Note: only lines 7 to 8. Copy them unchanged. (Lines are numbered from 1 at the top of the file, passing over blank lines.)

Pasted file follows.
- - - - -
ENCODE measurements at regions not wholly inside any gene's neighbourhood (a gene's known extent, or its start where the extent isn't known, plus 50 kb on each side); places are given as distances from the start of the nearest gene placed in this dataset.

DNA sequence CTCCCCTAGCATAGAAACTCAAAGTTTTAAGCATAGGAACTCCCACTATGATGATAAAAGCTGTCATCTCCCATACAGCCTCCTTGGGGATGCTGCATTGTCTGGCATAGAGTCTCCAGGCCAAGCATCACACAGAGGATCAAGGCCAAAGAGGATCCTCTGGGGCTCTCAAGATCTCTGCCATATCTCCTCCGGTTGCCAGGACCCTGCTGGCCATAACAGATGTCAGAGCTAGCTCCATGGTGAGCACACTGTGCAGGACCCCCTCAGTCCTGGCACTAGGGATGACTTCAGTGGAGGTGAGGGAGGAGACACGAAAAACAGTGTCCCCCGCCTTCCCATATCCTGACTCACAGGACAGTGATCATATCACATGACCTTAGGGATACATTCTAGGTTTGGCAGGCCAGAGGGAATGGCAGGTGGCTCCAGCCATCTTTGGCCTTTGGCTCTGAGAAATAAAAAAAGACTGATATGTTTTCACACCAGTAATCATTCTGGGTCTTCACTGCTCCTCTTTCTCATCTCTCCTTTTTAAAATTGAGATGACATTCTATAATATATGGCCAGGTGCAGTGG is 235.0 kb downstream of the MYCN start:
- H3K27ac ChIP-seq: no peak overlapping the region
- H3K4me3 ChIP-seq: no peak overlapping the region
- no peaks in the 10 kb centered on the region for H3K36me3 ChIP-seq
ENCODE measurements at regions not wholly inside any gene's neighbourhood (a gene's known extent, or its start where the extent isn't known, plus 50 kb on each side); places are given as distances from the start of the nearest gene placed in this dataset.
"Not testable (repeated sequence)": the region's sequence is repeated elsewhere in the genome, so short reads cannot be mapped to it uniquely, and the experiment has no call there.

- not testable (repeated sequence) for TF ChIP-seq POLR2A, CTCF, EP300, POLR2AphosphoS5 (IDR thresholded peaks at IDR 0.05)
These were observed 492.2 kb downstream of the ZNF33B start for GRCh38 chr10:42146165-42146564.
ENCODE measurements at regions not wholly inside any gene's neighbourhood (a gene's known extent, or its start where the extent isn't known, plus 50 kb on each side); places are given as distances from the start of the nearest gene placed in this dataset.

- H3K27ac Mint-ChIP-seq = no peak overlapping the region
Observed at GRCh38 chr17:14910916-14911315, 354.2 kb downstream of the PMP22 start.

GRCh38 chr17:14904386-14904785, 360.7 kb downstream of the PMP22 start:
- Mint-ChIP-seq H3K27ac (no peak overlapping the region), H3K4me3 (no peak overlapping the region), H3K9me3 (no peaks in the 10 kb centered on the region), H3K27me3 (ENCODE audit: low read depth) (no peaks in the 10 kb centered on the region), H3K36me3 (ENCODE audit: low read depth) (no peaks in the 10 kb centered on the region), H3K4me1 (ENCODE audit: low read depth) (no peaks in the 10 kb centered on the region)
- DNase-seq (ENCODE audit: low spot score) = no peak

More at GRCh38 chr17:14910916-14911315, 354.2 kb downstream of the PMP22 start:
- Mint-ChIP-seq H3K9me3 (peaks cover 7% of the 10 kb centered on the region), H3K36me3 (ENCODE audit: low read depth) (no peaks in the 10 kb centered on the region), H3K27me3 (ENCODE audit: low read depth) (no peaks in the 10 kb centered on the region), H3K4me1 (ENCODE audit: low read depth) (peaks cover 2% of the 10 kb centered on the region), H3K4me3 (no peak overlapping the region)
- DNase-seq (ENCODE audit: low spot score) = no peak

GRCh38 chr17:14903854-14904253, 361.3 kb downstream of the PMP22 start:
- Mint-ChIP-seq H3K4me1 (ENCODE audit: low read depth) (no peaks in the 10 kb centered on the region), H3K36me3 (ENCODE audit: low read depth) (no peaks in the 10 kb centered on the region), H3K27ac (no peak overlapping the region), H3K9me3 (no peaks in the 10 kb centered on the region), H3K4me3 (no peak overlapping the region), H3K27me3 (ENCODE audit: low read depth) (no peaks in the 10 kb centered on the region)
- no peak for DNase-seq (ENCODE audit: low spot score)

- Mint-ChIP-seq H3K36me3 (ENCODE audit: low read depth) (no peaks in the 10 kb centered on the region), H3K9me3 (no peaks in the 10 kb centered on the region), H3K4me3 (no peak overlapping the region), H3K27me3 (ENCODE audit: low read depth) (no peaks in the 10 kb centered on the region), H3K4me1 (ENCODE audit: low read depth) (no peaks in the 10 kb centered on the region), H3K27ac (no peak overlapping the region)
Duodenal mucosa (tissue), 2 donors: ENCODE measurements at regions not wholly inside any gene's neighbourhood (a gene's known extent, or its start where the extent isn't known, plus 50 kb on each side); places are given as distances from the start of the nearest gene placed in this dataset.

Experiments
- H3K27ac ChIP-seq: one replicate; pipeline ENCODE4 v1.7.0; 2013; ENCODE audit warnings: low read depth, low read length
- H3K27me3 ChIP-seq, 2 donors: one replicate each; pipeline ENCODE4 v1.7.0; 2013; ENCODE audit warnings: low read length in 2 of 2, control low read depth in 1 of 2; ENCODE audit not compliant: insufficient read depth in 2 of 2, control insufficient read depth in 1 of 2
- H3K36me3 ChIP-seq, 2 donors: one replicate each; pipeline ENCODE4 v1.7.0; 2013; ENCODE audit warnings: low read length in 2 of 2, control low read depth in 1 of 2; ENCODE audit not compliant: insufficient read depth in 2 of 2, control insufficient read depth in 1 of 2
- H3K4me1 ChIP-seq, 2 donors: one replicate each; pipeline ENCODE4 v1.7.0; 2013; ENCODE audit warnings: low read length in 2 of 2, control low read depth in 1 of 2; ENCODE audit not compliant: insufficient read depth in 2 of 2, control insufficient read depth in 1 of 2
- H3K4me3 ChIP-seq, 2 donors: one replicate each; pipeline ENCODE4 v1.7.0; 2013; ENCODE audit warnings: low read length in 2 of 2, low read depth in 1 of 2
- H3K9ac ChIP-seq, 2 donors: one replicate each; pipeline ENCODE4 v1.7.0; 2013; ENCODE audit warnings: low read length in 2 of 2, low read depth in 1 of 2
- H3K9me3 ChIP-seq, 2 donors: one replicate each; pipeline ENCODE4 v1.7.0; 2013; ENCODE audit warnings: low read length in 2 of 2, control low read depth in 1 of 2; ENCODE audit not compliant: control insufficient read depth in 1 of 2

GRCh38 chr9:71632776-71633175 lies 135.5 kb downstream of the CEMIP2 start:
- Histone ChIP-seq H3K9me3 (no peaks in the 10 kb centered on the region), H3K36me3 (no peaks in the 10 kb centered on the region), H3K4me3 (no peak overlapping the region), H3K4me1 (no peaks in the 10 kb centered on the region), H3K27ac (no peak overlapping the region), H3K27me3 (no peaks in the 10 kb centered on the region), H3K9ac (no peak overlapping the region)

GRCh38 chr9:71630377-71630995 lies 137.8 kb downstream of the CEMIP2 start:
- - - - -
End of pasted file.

"Not testable (repeated sequence)": the region's sequence is repeated elsewhere in the genome, so short reads cannot be mapped to it uniquely, and the experiment has no call there.

- not testable (repeated sequence) for TF ChIP-seq POLR2A, CTCF, EP300, POLR2AphosphoS5 (IDR thresholded peaks at IDR 0.05)